Migraine Headache: Most people don’t realize the complexity that might go into a headache. Various types may exhibit multiple symptoms, develop for different causes, and call for various treatments. Once you and your doctor identify the specific headache you’re experiencing, you may begin working towards a solution. So let us dive into migraine headaches and all you need to know about them.
Headaches: Most Common Causes
Headaches come in various forms; to date, there are over a hundred headaches. So diagnosing what might be your cause of headaches can be challenging. But fortunately, headaches causes can be classified broadly into various types, which are as follows:
Headache from Stress
Most adults and teenagers suffer from tension headaches that are intermittently painful and often produce only slight discomfort. There are frequently no additional signs of illness.
Headache from Migraine
Migraine headache pain is often characterized as throbbing and pounding, and they occur from once to four times a month and may last from four hours to three days. Besides the obvious discomfort, patients often report additional symptoms such as light sensitivity, sound, and even scent; nausea; vomiting; lack of appetite; and abdominal pain. A kid with a migraine may lose appetite, nausea, vomiting, fever, and a weakened immune system. Some youngsters who suffer from migraines have gastrointestinal symptoms like vomiting around once a month.
These are the worst kinds of headaches. Pain that is either searing or stabbing in nature may be felt behind or around one eye and may be steady or pulsating. Cluster headache sufferers typically pace during attacks because they are too uncomfortable to sit still. The affected eye may inflame, the pupil constricts, or tears may form. This side’s stuffy/running nose.
As the name implies, cluster headaches occur in clusters. During a cluster phase, which may last anywhere from two weeks to three months, you may have them anywhere from once to three times each day. There is a 15- to 3-hour interval between attacks of headache pain. They are effective alarm clocks. For months or perhaps years, you may not have any headache symptoms. They strike males three to four times as often as women.
Chronic or Recurring Headaches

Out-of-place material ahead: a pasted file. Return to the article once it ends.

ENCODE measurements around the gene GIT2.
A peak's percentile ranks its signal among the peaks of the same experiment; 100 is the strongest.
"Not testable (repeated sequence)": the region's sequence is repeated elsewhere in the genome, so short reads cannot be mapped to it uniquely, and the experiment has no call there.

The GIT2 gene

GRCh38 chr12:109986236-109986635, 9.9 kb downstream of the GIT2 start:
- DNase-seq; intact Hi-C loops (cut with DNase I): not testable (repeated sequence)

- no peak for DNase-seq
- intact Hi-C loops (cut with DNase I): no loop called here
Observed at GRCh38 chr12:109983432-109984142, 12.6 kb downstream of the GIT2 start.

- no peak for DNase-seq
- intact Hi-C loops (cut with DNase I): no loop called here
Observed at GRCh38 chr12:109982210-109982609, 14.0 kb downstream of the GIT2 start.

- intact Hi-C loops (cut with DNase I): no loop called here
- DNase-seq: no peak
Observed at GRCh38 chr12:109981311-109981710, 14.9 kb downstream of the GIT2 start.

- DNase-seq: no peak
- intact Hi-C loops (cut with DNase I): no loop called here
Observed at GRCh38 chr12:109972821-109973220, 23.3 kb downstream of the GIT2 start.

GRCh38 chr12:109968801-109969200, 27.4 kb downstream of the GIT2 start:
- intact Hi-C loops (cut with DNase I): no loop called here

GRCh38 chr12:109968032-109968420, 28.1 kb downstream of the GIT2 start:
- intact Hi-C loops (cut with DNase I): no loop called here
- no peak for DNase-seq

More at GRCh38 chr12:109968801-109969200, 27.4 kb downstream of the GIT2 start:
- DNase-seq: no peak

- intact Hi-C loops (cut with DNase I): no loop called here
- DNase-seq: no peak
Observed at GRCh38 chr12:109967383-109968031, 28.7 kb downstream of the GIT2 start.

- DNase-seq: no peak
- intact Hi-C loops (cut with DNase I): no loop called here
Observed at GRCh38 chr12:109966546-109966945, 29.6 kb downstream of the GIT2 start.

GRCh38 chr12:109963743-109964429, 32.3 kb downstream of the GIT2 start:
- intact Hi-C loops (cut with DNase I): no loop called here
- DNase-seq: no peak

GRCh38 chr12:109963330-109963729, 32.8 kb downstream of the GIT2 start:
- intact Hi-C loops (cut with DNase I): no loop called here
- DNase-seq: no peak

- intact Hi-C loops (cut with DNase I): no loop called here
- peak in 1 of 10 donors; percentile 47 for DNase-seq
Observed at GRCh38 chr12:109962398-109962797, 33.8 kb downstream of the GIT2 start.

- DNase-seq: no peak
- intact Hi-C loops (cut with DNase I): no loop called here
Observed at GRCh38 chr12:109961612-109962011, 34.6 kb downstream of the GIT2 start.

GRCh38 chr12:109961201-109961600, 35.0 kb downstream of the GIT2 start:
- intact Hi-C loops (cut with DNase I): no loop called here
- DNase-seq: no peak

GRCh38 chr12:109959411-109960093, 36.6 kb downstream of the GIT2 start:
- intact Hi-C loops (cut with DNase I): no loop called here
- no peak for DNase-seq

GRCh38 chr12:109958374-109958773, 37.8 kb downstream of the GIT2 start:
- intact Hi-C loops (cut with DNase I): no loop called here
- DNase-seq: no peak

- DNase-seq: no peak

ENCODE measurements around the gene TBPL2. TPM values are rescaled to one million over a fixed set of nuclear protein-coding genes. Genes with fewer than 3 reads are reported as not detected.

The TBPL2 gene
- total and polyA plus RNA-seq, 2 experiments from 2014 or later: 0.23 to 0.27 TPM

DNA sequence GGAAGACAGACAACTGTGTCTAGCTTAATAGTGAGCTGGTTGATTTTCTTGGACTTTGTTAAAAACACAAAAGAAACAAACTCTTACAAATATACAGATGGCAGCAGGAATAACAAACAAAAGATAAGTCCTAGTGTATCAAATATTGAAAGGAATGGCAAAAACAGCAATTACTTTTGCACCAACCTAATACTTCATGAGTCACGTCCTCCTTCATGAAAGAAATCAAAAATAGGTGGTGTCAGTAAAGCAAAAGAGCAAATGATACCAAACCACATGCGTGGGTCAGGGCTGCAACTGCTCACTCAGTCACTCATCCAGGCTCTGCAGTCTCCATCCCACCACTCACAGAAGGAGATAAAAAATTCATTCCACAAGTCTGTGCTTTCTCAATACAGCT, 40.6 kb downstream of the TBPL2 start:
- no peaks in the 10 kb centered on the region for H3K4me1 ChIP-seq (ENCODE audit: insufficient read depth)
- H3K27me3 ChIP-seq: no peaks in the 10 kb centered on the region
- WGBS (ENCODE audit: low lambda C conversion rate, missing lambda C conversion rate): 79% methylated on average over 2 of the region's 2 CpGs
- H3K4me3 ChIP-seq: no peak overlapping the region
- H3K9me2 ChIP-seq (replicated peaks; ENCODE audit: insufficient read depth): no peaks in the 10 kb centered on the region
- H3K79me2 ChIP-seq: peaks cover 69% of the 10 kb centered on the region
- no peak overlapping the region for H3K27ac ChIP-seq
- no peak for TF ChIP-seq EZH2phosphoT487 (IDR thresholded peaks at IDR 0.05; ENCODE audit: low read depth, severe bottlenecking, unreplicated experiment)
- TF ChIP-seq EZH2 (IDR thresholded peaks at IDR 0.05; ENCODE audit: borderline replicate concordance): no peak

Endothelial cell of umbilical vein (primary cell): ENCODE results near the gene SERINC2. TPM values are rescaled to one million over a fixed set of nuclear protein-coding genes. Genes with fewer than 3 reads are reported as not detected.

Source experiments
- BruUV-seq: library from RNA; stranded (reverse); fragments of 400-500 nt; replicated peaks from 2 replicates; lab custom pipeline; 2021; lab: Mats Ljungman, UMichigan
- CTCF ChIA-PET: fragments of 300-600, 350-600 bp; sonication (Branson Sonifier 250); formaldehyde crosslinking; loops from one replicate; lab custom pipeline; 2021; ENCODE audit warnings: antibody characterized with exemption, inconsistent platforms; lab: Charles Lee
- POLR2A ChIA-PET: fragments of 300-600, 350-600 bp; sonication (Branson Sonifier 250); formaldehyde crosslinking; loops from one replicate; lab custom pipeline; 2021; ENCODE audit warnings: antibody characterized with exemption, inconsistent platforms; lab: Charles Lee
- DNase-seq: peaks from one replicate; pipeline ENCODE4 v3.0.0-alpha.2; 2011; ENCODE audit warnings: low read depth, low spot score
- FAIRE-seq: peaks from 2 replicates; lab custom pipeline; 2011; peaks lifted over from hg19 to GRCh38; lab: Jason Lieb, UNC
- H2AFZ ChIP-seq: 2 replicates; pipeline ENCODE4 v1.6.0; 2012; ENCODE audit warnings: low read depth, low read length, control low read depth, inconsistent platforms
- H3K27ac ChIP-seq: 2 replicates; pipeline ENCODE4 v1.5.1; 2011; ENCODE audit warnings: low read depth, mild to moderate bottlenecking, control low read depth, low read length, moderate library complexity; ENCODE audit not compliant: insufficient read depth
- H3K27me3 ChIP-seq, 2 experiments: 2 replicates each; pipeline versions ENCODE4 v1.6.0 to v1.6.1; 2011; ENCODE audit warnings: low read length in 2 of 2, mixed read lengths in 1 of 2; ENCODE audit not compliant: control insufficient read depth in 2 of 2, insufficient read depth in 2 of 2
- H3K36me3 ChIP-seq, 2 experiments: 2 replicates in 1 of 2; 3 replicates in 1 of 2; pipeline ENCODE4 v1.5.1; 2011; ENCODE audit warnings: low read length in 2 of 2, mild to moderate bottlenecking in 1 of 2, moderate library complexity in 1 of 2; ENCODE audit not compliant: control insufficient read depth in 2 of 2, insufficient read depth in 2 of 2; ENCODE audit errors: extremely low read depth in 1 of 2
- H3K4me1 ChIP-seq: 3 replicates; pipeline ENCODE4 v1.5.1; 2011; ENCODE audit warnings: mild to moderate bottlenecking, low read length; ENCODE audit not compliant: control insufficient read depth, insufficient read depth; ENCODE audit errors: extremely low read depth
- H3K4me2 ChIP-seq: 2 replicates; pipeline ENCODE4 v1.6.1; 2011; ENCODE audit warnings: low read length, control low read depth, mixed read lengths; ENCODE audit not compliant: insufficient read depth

You’ve suffered from this kind of headache for over three months, at least fifteen times each month. There are several that are very brief. Some events go on for more than 4 hours. Primary headaches often fall into one of four categories:
- Chronic Migraine
- Chronic Tension Headache
- New Daily Persistent Headache
- Hemicrania Continua
Sinus Head Aches
Sinus headaches are characterized by a dull, persistent discomfort in the cheekbones, forehead, or bridge of the nose. Sinuses are spaces in the skull that may become inflamed and painful. Sinus headache symptoms include discomfort, a runny nose, ear fullness, fever, and facial swelling. Unlike the clear discharge in cluster headaches and migraines, the mucus that develops from a real sinus headache due to an infection will be yellow or green.
Now that you know about headaches, let us understand the fundamentals of migraine headaches and what that is all about.
What are Migraine Headaches, and How do they Differ from Other Headaches?
Headaches that throb and pulse on one side of the head are the most prominent sign of migraines, a neurological illness that affects many people. Physical exertion, bright lights, loud noises, or strong odors may aggravate your migraine. Four hours is the minimum, but it might go on for days. Before you learn about migraine or sinus headaches, you should also know about auras.
So, What is an Aura?
Auras are a cluster of sensory, motor, and verbal disturbances that herald the onset of a migraine. It usually occurs in advance of the headache pain, although it may also show up at any moment during or after the headache. The average aura lasts between 10 and 60 minutes. Migraine sufferers with auras account for around 15% to 20% of the population. Fortunately, you can stop or repair your aura symptoms if you catch them early enough. Symptoms of an aura might include:
- Observing dazzling, sparkling points, sparks, or lights.
- There are blind areas in your vision.
- Numb or quivering epidermis.
- Speech alterations.
- Auditory ringing (tinnitus).
- Temporary loss of vision.
- Seeing irregular or jagged lines.
- Changes in scent or flavor.
- A “funny” sensation.
Types of Migraine Headaches and Their Causes
Migraines come in various forms, and often multiple names are used to describe the same thing. Aura-accompanied migraines (complex migraines) affect 15–20% of migraine sufferers.
- Common migraine, also known as migraine without aura, occurs suddenly without warning. The symptoms are the same, but this stage never manifests.
- Aura-only migraine, often known as “silent migraine” or “acephalgic migraine,” is characterized by the presence of the aura but the absence of the accompanying headache.